In this final blog post on comfort foods, Nutritional therapist, Lisa Borg answers the common question “What Cheese Should I Avoid?”
I personally do not advocate vegan cheeses unless one has chosen strict veganism and in such cases, I think the vegan community should invent their own word for the product because it’s not really cheese if it’s not made from animal milk!
The base ingredient used to make cheese is what makes the difference in its nutritional and health-promoting potential. The best options are cheeses made from organically raised, grass-fed animals and preferably raw since pasteurization reduces vitamin, protein, and enzyme levels in the milk. Sheep and goat-milk cheeses are easier on digestion, are less problematic for allergy or intolerance, and they tend to be lower in fat. Feta, halloumi, and pecorino romano are a few examples. For those who tolerate cow’s milk well, cottage cheese, and ricotta are the healthier options.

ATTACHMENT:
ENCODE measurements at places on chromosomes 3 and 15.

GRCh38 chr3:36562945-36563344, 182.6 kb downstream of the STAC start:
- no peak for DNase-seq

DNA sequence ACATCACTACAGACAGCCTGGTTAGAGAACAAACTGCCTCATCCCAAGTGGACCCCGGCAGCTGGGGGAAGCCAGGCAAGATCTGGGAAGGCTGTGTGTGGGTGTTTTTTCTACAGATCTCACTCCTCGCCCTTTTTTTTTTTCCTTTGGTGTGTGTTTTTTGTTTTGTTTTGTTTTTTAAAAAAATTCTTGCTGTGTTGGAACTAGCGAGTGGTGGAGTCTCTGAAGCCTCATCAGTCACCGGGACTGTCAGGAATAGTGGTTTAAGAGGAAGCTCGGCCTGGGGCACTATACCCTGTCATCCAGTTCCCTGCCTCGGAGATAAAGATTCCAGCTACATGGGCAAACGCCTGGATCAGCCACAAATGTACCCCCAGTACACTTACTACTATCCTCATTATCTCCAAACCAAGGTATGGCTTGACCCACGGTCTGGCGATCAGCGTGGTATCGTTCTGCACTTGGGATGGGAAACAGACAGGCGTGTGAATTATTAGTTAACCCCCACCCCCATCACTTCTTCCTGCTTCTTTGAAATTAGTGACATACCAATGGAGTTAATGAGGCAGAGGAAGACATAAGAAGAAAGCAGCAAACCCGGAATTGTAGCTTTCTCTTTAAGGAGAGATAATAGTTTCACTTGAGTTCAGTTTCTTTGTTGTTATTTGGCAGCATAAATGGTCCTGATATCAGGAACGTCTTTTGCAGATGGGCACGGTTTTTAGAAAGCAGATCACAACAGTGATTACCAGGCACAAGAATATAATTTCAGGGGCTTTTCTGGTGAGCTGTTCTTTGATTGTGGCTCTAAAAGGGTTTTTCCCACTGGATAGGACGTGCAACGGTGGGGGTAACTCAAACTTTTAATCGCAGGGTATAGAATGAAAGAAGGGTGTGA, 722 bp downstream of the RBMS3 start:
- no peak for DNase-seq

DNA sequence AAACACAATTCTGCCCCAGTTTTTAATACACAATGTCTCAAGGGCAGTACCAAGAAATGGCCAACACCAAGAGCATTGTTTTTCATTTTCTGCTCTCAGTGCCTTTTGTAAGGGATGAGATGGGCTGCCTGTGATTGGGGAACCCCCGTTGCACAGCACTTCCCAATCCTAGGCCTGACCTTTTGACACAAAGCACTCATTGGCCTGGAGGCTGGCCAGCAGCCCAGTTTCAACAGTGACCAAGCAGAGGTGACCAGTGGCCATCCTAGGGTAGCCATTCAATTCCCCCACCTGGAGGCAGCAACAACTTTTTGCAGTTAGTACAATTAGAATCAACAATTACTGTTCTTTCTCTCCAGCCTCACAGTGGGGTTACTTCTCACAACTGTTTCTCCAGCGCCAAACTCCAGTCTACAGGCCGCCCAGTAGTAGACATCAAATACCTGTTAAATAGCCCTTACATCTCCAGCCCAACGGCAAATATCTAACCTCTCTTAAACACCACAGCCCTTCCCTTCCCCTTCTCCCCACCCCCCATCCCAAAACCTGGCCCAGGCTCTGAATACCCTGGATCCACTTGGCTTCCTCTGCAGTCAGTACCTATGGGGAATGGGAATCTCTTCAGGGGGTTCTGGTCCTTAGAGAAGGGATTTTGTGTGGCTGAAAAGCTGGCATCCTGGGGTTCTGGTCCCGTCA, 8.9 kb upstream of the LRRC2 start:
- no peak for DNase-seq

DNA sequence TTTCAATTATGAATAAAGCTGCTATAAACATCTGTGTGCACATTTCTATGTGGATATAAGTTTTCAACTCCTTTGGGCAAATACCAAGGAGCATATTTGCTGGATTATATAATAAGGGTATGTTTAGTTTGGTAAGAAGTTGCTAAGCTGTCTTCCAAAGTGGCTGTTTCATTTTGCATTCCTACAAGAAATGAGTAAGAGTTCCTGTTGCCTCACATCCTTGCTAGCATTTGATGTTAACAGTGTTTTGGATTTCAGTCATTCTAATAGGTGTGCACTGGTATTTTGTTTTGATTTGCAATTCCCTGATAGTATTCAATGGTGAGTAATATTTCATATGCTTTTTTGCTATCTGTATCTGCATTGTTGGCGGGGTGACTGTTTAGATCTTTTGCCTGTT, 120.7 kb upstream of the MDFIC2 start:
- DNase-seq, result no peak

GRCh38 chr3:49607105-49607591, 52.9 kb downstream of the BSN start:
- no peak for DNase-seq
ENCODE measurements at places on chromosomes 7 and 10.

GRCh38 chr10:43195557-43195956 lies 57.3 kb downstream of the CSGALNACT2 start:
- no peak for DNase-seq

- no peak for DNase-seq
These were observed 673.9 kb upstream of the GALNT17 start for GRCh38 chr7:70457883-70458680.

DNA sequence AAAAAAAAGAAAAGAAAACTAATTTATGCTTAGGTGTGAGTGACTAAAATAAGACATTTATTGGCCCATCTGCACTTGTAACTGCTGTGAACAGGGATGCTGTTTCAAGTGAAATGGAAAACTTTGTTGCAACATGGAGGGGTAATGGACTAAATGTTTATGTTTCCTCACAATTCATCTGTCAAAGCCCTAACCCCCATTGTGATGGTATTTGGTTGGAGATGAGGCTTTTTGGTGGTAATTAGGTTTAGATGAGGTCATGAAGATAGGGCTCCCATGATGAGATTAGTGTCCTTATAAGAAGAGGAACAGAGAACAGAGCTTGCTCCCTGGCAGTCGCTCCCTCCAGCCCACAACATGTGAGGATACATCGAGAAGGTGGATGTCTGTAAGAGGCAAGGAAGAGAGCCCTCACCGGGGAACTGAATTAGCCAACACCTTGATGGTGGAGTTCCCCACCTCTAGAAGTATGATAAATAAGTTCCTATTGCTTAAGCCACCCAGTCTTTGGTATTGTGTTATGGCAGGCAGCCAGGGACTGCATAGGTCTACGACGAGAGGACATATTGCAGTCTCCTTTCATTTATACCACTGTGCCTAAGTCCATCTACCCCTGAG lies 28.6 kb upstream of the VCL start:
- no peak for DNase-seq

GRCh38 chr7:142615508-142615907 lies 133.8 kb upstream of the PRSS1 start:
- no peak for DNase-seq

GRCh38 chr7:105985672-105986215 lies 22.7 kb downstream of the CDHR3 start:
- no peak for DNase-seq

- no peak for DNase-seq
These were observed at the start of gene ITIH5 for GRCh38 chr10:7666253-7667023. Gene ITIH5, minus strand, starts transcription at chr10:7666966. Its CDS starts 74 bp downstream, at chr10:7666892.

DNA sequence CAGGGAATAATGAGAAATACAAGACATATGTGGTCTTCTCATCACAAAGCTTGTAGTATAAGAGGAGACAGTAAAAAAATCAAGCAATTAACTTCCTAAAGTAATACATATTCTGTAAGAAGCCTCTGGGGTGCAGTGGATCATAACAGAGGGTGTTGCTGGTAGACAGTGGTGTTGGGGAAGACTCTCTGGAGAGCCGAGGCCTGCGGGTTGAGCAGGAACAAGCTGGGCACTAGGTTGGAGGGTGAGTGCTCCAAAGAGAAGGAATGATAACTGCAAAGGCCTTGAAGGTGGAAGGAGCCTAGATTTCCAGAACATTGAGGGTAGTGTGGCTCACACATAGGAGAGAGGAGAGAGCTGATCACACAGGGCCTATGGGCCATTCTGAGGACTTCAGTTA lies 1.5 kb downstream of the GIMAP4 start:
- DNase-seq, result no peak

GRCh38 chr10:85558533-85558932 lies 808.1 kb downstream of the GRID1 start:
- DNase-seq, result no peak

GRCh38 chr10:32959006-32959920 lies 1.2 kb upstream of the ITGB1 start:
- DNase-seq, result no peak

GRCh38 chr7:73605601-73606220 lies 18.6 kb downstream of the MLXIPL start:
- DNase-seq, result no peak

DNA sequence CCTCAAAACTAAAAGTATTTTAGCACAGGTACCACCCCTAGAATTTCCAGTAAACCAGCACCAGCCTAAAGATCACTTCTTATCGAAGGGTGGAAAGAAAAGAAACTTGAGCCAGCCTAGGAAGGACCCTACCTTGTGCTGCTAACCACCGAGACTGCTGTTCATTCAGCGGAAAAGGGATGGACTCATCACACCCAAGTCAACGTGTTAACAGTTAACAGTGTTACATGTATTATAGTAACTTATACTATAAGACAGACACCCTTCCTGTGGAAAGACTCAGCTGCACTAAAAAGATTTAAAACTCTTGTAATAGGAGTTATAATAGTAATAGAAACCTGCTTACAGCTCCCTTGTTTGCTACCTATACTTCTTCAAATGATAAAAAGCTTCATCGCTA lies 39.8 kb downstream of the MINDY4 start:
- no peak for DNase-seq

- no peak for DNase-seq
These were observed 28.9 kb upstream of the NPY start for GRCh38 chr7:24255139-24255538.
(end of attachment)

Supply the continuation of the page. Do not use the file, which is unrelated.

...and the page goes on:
The worse cheeses, nutritionally speaking, are pasteurized, processed, low fat or fat-free cheeses, or cheeses that are sweetened; these are not healthy options at all. Lowering the fat content of naturally high-fat foods changes any benefit they provided and increases the craving for sugar which is often just a result of reducing fat intake.